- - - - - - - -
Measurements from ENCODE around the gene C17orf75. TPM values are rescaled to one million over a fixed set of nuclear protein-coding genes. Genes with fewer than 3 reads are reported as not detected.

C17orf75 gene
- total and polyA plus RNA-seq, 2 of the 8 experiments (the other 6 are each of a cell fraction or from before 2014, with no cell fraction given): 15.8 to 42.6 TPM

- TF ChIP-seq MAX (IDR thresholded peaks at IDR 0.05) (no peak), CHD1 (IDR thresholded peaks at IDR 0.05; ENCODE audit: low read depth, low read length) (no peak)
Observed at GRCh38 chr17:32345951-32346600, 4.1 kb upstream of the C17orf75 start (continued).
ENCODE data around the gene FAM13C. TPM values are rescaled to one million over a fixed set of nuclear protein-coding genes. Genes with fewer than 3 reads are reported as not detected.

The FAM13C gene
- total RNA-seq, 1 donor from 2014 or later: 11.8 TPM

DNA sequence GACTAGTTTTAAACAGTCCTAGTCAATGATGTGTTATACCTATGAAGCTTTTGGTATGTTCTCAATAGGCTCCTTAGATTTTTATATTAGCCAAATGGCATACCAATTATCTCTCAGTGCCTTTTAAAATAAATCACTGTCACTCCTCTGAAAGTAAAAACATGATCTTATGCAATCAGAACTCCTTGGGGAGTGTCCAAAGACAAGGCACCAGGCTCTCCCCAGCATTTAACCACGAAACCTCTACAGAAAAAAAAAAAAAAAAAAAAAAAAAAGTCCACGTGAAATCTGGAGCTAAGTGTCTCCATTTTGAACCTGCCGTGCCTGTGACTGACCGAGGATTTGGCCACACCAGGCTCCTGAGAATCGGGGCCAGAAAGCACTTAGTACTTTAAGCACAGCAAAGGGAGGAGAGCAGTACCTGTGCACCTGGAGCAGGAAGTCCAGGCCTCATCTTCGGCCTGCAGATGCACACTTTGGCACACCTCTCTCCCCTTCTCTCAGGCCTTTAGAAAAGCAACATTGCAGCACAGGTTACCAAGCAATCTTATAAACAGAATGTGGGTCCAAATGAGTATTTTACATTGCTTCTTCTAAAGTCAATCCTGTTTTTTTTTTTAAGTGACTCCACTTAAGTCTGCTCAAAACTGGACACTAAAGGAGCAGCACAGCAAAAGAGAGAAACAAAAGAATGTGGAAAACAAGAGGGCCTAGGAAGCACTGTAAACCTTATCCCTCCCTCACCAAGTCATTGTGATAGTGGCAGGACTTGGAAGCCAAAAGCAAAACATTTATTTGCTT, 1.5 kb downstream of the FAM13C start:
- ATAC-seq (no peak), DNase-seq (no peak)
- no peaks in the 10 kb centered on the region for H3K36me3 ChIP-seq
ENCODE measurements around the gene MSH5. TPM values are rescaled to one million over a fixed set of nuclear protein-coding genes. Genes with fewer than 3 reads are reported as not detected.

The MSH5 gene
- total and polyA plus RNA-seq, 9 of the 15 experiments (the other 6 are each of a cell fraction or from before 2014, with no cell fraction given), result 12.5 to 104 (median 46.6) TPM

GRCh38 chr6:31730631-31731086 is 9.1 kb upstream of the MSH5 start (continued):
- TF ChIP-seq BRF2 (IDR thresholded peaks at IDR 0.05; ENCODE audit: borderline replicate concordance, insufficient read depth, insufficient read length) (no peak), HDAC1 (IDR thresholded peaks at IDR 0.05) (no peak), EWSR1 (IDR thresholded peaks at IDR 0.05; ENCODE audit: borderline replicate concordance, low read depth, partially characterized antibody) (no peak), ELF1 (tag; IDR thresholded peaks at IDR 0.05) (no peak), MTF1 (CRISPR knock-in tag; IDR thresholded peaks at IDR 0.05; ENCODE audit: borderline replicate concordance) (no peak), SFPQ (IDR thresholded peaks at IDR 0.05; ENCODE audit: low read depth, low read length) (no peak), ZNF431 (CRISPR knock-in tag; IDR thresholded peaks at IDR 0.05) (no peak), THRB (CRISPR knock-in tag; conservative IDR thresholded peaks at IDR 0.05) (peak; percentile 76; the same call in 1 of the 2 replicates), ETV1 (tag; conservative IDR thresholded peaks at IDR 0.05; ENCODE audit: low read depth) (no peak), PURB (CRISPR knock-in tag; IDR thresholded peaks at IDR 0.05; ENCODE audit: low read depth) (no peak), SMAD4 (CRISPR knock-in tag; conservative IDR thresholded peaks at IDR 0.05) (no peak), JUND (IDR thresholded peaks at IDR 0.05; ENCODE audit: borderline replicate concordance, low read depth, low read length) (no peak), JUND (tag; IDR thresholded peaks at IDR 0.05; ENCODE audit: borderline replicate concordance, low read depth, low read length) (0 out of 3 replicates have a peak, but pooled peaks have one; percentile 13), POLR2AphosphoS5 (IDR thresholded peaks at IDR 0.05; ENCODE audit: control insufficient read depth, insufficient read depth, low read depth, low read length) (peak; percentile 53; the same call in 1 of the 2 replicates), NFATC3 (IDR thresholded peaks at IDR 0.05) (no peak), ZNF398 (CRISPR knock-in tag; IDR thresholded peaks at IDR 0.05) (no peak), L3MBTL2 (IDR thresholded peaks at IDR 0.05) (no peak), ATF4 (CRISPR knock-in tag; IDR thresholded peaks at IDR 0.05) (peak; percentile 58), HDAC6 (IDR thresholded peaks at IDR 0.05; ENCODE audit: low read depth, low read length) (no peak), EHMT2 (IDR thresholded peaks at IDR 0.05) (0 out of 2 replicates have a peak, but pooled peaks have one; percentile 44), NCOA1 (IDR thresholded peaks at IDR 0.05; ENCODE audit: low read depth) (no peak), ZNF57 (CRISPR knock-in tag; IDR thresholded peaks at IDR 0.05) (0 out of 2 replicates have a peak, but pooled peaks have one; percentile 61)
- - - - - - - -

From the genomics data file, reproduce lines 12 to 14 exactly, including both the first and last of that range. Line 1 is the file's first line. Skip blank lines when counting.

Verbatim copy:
ENCODE measurements around the gene MSH5. TPM values are rescaled to one million over a fixed set of nuclear protein-coding genes. Genes with fewer than 3 reads are reported as not detected.

The MSH5 gene
- total and polyA plus RNA-seq, 9 of the 15 experiments (the other 6 are each of a cell fraction or from before 2014, with no cell fraction given), result 12.5 to 104 (median 46.6) TPM